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TitleA three-dimensional mapping of the ocean based on environmental data
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AuthorSayre, R G; Wright, D J; Breyer, S P; Butler, K A; Van Graafeiland, K; Costello, M J; Harris, P T; Goodin, K L; Guinotte, J M; Basher, Z; Kavanaugh, M T; Halpin, P N; Monaco, M E; Cressie, N A; Aniello, P; Frye, C E; Stephens, D
SourceProgram and abstracts: 2017 GeoHab Conference, Dartmouth, Nova Scotia, Canada; by Todd, B J; Brown, C J; Lacharité, M; Gazzola, V; McCormack, E; Geological Survey of Canada, Open File 8295, 2017 p. 106, (Open Access)
LinksGeoHab 2017
PublisherNatural Resources Canada
Meeting2017 GeoHab: Marine Geological and Biological Habitat Mapping; Dartmouth, NS; CA; May 1-4, 2017
Documentopen file
Mediaon-line; digital
RelatedThis publication is contained in Todd, B J; Brown, C J; Lacharité, M; Gazzola, V; McCormack, E; (2017). Program and abstracts: 2017 GeoHab Conference, Dartmouth, Nova Scotia, Canada, Geological Survey of Canada, Open File 8295
File formatpdf
Subjectsmapping techniques; oceanography; marine environments; coastal studies; conservation; marine organisms; marine ecology; resource management; biological communities; environmental studies; ecosystems; sea water geochemistry; water temperature; water salinity; oxygen; nitrate; phosphate; silicates; biology; habitat mapping; habitat conservation; habitat management; marine protected areas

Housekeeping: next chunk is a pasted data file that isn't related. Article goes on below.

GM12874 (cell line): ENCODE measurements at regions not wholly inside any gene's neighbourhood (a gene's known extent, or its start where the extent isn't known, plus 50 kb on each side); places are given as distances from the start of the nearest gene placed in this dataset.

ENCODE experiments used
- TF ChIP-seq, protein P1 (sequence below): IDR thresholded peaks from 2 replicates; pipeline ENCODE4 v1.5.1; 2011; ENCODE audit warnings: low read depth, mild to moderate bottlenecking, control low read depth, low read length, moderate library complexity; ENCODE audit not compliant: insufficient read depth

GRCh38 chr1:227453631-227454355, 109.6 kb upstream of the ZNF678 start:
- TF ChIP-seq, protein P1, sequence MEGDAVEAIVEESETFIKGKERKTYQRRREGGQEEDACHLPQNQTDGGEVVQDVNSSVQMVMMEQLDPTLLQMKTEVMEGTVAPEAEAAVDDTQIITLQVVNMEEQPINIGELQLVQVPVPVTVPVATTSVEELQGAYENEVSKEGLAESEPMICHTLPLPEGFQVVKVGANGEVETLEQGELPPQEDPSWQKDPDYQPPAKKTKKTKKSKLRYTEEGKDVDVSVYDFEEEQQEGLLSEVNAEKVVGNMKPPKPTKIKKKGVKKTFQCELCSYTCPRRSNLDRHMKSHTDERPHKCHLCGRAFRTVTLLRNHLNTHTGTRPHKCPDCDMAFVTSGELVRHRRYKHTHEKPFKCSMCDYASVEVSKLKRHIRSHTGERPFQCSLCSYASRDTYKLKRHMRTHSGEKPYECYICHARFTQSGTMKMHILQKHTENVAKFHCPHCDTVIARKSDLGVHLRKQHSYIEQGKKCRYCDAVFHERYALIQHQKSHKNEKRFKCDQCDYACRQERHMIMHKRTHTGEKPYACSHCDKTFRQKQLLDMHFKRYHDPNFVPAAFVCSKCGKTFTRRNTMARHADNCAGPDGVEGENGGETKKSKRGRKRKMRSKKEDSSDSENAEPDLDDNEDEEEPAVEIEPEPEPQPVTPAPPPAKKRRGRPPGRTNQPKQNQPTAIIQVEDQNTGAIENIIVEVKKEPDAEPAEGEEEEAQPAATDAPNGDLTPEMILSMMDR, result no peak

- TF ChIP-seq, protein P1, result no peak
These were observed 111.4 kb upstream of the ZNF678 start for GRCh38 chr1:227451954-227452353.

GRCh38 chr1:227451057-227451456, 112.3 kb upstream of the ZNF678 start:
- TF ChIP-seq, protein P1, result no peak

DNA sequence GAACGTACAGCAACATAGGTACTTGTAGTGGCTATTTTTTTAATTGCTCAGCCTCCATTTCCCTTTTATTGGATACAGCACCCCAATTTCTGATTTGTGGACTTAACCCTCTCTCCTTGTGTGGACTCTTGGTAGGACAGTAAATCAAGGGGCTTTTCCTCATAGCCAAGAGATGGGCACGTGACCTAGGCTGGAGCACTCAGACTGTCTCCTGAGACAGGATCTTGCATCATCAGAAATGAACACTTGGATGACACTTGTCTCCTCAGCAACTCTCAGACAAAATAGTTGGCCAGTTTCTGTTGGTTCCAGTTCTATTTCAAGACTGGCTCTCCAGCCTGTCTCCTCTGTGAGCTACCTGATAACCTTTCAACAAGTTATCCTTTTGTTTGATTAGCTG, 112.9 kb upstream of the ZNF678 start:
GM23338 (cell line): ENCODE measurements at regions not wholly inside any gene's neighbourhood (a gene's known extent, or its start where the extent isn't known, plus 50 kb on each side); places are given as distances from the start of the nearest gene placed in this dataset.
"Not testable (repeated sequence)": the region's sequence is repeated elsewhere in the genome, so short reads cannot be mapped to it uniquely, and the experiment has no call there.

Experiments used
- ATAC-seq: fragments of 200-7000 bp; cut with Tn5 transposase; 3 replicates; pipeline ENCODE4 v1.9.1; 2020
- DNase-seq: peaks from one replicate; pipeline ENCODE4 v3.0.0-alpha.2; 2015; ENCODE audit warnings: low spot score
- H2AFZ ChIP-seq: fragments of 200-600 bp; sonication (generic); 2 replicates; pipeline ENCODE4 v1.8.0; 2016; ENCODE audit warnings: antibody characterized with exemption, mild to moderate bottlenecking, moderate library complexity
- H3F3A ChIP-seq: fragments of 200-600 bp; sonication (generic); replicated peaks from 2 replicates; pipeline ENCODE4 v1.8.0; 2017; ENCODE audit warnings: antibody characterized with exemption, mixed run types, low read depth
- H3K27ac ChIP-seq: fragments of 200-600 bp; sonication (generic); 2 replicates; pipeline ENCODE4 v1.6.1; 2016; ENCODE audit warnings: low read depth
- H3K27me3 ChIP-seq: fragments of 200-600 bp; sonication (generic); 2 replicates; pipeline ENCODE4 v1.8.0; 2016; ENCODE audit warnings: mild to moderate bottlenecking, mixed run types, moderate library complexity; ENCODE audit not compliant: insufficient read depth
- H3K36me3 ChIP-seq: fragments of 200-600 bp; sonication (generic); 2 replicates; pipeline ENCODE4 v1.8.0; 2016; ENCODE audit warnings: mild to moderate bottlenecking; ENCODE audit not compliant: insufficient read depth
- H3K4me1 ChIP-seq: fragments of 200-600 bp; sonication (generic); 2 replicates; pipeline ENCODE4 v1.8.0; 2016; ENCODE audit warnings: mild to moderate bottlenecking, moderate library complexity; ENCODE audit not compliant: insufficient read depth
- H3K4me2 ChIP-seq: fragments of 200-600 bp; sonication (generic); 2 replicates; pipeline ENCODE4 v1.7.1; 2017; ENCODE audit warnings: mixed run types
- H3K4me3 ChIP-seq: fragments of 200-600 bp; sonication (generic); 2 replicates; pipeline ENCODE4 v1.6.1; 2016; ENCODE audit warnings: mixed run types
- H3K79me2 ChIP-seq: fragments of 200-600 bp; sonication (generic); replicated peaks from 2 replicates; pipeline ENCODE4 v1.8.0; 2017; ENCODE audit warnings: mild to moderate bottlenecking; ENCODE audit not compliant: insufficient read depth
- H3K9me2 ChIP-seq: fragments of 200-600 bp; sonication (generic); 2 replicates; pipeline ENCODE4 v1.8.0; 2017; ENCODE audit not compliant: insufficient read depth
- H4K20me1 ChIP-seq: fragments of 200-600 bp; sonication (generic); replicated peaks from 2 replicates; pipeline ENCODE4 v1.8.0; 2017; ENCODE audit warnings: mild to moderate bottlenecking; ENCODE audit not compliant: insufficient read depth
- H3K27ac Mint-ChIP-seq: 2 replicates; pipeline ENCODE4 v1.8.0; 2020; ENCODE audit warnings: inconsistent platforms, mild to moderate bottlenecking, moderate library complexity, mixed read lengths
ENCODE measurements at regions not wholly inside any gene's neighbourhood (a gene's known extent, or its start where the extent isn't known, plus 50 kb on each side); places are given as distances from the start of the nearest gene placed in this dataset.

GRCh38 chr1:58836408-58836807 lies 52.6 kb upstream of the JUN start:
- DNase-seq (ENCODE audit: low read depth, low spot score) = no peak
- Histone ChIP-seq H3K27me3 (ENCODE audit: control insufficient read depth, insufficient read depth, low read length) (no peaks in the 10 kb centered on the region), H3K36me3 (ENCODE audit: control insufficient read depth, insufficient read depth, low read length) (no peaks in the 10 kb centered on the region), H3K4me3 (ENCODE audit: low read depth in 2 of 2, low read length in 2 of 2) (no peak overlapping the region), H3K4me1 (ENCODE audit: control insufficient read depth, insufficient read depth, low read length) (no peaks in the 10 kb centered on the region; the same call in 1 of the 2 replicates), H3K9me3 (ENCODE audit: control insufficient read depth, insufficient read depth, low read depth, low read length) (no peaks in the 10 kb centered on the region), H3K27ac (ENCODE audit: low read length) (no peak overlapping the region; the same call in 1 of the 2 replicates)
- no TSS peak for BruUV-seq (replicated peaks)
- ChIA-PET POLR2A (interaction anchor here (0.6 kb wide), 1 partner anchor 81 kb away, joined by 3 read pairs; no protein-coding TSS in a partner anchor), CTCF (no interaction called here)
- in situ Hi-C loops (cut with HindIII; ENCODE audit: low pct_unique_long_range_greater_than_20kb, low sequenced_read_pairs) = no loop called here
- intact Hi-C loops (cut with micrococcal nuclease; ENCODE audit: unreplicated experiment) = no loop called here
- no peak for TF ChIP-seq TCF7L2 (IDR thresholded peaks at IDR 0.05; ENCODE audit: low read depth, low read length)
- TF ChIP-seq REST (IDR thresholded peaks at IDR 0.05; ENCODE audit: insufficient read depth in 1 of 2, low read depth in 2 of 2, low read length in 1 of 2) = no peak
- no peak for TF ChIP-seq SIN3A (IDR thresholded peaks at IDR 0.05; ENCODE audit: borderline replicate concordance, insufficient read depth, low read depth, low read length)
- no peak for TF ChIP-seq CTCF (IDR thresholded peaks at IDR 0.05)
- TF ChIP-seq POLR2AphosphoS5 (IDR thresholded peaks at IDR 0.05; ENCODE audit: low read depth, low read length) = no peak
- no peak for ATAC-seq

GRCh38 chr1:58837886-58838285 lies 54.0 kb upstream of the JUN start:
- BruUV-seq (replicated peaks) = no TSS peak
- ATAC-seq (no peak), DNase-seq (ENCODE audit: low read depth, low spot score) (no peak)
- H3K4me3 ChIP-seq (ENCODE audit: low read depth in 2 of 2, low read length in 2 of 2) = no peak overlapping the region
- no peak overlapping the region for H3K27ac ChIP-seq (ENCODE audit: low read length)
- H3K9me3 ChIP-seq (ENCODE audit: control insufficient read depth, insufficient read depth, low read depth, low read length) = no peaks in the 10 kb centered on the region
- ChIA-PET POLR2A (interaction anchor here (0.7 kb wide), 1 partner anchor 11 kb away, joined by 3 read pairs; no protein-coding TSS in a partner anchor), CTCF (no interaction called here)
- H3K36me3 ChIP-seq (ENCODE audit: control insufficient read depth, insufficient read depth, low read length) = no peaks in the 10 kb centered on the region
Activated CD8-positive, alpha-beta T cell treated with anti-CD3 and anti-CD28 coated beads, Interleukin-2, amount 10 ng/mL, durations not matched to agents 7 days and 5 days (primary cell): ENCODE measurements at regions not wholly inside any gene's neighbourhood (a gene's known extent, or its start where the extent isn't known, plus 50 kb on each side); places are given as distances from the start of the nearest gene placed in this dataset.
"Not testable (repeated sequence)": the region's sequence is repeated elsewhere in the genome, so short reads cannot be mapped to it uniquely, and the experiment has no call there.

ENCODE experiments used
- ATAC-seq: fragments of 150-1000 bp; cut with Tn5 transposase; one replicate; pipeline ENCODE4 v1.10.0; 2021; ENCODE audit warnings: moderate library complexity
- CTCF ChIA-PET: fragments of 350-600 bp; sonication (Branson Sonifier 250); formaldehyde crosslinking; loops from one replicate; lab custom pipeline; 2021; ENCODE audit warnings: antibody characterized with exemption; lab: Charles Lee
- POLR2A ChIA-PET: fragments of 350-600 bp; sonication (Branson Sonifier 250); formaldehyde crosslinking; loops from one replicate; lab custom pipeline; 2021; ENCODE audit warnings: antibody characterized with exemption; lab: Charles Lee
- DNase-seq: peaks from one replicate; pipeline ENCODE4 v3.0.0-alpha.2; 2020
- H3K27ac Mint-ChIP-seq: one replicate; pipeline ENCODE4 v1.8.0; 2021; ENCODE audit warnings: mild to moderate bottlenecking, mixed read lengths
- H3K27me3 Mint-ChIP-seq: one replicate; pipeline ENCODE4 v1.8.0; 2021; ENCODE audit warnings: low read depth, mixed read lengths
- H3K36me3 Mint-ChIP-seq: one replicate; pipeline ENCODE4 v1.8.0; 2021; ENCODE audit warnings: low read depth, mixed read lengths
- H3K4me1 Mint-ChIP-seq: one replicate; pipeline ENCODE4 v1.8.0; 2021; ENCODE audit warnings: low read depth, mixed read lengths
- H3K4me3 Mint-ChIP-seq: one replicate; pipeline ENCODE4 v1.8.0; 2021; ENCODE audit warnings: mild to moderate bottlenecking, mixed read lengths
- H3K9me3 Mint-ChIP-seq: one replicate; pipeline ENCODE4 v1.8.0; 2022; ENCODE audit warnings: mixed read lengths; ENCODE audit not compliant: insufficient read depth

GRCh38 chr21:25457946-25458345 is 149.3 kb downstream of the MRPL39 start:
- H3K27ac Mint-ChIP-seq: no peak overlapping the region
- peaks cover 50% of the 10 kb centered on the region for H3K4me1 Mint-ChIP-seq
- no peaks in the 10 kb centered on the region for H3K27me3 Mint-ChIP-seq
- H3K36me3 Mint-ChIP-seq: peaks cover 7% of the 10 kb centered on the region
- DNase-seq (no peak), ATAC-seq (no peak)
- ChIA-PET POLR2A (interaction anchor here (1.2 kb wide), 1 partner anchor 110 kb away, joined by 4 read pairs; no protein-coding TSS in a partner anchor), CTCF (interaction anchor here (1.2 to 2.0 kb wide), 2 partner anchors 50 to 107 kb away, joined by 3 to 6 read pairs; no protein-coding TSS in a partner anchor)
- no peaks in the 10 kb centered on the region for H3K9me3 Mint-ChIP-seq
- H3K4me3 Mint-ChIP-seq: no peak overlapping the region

ProgramOffshore Geoscience, Ocean Management Geoscience
Released2017 09 26
AbstractOceanographers have long recognized and described persistent, large, water masses which partition the global ocean into chemically and physically distinct volumetric regions. We constructed a regularly spaced ocean point mesh grid from sea surface to seafloor, and attributed these points with the 2013 World Ocean Atlas (WOA) dataset, version 2, 57 year average values for six physical and chemical environment parameters (temperature, salinity, dissolved oxygen, nitrate, phosphate, and silicate). The database of over 52 million points represented the global ocean in x, y, and z dimensions. These points were statistically clustered to define 37 distinct volumetric units, here called Ecological Marine Units (EMUs). The EMUs represent physically and chemically distinct water volumes based on spatial variation in the six marine environmental characteristics used. Twenty two of the 37 EMUs are globally or regionally extensive, and accounted for 99% of the ocean volume, while the remaining 15 were smaller and shallower, and occurred around coastal features. We characterized the horizontal and vertical dimensions of EMUs and mapped distinct marine regions of varying size and depth. We found vertical separation into three broad depth zones, and general spatial correspondence with the major global water masses. The EMUs are an open access resource, and are intended to be useful for disturbance assessments, ecosystem accounting exercises, conservation priority setting and marine protected area network design, and other research and management applications.